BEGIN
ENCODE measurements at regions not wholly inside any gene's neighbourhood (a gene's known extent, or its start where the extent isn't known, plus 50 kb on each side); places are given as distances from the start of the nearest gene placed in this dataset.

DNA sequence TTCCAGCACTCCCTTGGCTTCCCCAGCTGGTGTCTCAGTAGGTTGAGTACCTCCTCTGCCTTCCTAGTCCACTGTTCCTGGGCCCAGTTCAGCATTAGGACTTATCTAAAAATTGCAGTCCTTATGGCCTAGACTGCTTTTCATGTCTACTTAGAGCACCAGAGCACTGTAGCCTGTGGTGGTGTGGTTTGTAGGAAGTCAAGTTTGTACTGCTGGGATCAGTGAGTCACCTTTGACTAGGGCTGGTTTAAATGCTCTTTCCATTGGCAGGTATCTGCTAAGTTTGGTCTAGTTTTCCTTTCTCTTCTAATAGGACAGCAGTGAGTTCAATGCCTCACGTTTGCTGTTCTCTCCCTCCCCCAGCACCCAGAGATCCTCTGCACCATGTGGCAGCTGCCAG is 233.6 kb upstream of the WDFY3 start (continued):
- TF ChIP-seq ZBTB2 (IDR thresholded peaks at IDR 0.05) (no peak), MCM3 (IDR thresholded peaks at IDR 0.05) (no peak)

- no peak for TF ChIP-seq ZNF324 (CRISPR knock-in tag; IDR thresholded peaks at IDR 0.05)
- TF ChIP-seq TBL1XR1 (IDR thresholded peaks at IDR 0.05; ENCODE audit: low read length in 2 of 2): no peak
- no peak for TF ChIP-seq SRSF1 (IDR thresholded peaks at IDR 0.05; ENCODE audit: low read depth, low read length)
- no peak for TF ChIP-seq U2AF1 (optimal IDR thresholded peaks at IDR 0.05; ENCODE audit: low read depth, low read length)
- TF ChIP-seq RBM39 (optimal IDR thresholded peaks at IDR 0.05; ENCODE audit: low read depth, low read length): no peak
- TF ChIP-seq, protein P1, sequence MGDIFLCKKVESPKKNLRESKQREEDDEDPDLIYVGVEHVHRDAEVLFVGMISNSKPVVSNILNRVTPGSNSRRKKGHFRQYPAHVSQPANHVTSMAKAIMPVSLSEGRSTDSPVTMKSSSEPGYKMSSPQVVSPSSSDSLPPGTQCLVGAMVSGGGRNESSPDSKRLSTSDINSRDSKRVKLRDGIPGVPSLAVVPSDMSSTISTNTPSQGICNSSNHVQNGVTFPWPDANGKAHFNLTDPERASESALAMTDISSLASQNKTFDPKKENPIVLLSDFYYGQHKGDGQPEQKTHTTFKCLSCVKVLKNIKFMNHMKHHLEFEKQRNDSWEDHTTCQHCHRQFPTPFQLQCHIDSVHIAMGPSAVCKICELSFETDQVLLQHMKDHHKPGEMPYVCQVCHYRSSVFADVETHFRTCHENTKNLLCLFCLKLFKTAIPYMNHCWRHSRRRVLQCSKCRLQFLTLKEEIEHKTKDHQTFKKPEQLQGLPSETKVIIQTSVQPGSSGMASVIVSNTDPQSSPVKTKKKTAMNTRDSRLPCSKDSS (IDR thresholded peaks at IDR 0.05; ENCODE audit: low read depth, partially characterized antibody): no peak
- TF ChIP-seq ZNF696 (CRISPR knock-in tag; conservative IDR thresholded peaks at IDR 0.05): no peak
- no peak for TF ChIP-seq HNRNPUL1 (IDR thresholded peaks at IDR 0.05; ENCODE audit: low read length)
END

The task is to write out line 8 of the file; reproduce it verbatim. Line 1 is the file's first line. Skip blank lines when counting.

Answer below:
- TF ChIP-seq RBM39 (optimal IDR thresholded peaks at IDR 0.05; ENCODE audit: low read depth, low read length): no peak